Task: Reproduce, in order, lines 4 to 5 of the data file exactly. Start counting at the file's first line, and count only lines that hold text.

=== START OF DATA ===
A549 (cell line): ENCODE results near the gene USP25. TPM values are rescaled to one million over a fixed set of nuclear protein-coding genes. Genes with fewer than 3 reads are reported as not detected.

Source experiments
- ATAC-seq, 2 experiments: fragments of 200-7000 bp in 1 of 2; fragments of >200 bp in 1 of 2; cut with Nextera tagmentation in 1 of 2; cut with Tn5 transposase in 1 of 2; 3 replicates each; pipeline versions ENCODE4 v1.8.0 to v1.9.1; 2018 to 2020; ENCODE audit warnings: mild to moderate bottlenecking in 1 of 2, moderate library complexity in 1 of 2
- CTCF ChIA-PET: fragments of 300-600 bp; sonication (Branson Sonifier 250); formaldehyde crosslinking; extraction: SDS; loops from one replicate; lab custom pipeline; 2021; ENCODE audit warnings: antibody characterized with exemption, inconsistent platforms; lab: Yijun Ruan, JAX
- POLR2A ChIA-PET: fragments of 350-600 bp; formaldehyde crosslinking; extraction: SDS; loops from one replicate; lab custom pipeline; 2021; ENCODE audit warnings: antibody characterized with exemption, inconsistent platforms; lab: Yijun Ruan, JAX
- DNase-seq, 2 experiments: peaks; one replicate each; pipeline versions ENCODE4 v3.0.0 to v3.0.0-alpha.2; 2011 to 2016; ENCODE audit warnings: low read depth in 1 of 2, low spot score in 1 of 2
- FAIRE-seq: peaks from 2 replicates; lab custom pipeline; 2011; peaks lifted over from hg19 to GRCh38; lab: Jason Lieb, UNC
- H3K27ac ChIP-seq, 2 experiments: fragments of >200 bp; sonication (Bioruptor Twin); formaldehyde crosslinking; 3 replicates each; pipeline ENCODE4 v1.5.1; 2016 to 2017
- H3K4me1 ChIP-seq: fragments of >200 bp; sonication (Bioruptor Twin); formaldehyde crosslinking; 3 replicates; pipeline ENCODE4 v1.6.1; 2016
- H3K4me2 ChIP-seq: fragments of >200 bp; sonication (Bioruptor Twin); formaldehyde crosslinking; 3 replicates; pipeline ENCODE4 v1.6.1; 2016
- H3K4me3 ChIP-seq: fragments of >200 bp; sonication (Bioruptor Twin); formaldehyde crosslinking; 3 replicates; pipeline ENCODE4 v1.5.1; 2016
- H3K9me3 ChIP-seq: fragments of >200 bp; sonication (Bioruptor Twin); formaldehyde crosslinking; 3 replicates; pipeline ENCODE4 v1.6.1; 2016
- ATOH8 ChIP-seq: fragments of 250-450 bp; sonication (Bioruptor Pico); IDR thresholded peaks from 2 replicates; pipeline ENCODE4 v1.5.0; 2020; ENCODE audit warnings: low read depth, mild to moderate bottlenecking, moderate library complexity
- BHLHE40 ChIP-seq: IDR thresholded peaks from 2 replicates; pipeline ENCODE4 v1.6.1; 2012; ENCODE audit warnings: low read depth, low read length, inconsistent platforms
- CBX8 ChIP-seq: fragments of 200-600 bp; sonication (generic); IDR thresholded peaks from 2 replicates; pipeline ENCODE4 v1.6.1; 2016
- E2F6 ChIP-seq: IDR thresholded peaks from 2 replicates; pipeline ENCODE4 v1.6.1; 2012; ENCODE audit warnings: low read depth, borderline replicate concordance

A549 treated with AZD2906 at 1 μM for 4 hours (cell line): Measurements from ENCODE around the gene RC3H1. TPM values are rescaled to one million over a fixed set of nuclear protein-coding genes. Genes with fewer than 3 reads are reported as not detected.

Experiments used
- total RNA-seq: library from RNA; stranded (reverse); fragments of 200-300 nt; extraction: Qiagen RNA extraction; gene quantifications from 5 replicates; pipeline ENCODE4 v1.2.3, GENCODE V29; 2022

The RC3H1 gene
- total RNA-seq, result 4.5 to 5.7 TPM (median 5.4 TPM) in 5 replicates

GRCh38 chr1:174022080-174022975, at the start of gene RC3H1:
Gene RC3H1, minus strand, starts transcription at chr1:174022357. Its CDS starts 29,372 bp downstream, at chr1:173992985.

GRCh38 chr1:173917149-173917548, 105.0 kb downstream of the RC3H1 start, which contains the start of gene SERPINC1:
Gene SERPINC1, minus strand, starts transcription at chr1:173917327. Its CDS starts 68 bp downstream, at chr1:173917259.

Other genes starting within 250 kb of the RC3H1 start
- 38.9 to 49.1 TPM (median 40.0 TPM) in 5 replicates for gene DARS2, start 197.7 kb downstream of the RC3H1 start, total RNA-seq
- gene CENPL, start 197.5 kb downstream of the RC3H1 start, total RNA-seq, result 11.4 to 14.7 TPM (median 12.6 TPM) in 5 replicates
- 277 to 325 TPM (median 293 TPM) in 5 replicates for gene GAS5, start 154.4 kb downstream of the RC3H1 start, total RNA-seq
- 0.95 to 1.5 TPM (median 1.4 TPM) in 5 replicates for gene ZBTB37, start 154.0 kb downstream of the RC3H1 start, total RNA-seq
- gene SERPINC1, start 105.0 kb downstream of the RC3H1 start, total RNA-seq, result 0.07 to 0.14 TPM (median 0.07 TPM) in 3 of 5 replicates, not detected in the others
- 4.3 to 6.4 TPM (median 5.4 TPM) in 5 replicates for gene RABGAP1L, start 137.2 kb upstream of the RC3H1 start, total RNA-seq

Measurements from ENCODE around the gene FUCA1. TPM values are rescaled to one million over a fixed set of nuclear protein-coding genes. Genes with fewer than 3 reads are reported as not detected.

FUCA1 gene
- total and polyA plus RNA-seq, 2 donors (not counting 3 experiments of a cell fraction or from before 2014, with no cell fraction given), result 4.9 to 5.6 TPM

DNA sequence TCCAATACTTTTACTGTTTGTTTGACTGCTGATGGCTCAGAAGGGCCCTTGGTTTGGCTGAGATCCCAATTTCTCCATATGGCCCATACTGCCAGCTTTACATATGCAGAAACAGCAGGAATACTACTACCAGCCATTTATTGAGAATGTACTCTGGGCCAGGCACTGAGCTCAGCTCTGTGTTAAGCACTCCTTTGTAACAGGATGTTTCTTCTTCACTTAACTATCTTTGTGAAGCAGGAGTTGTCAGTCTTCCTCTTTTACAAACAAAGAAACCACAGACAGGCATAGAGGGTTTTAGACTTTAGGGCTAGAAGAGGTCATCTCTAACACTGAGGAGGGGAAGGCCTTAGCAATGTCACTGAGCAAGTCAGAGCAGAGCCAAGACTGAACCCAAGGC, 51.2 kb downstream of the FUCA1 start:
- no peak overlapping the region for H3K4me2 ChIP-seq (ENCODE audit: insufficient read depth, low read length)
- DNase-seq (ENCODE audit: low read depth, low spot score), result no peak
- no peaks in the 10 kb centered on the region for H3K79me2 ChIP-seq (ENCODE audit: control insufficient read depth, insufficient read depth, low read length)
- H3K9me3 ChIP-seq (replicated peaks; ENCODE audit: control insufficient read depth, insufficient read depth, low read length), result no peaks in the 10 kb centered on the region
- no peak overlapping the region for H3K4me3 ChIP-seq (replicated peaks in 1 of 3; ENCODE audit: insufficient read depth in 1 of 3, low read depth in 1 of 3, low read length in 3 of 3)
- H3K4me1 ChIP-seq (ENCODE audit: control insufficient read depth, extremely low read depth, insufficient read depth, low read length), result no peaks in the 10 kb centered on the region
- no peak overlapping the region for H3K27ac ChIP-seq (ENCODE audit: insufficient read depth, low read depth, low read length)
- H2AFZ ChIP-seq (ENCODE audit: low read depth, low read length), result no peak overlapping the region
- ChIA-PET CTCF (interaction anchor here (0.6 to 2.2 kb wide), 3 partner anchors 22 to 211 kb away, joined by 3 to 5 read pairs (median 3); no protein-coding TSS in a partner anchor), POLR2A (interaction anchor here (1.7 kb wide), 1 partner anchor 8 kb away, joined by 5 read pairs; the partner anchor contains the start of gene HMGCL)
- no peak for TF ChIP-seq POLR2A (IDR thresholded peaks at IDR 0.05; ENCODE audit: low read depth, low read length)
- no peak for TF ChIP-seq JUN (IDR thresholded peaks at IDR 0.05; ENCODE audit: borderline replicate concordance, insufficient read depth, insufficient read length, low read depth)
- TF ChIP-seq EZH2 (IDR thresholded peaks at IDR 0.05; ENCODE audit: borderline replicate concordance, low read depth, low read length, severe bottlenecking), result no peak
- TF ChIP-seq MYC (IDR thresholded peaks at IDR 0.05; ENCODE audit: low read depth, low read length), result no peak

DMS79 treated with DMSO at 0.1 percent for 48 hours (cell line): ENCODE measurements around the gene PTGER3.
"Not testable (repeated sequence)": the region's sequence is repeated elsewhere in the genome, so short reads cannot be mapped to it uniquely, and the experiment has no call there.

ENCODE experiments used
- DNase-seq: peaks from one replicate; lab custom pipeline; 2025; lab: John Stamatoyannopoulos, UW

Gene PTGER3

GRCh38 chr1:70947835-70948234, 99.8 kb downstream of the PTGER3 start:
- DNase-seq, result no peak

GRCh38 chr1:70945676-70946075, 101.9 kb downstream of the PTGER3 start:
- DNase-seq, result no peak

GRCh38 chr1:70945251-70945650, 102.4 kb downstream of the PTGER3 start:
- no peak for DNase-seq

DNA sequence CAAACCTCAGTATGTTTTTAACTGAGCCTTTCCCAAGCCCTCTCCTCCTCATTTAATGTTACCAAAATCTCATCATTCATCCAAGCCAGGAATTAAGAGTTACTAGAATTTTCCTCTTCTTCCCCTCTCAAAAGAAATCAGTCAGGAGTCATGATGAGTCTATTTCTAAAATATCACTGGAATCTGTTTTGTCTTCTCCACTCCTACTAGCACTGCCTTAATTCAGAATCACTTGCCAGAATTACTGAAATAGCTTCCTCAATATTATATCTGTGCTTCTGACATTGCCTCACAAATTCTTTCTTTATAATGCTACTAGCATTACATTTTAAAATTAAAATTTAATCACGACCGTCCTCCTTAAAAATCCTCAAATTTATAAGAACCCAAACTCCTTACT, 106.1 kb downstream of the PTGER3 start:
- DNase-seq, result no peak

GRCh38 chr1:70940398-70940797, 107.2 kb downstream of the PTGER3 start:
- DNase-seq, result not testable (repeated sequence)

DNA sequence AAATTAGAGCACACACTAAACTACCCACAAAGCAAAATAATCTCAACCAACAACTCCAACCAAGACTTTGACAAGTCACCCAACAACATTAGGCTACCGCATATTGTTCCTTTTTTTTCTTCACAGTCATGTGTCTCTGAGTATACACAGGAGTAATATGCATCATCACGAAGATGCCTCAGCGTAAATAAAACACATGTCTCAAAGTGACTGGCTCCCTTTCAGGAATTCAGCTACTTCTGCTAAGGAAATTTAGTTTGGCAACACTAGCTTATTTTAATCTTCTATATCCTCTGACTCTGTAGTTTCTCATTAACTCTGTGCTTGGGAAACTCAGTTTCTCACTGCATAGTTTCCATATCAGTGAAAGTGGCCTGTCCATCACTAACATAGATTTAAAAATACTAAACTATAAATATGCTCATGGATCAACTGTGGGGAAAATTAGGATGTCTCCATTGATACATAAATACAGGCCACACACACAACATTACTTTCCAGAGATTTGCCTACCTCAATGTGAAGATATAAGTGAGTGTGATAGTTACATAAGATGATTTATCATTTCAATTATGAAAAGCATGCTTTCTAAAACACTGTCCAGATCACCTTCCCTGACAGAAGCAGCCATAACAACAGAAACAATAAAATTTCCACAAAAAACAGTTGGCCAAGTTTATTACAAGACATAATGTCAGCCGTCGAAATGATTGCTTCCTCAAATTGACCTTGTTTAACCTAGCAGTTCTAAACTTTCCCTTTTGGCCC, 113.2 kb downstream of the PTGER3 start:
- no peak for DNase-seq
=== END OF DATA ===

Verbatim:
- CTCF ChIA-PET: fragments of 300-600 bp; sonication (Branson Sonifier 250); formaldehyde crosslinking; extraction: SDS; loops from one replicate; lab custom pipeline; 2021; ENCODE audit warnings: antibody characterized with exemption, inconsistent platforms; lab: Yijun Ruan, JAX
- POLR2A ChIA-PET: fragments of 350-600 bp; formaldehyde crosslinking; extraction: SDS; loops from one replicate; lab custom pipeline; 2021; ENCODE audit warnings: antibody characterized with exemption, inconsistent platforms; lab: Yijun Ruan, JAX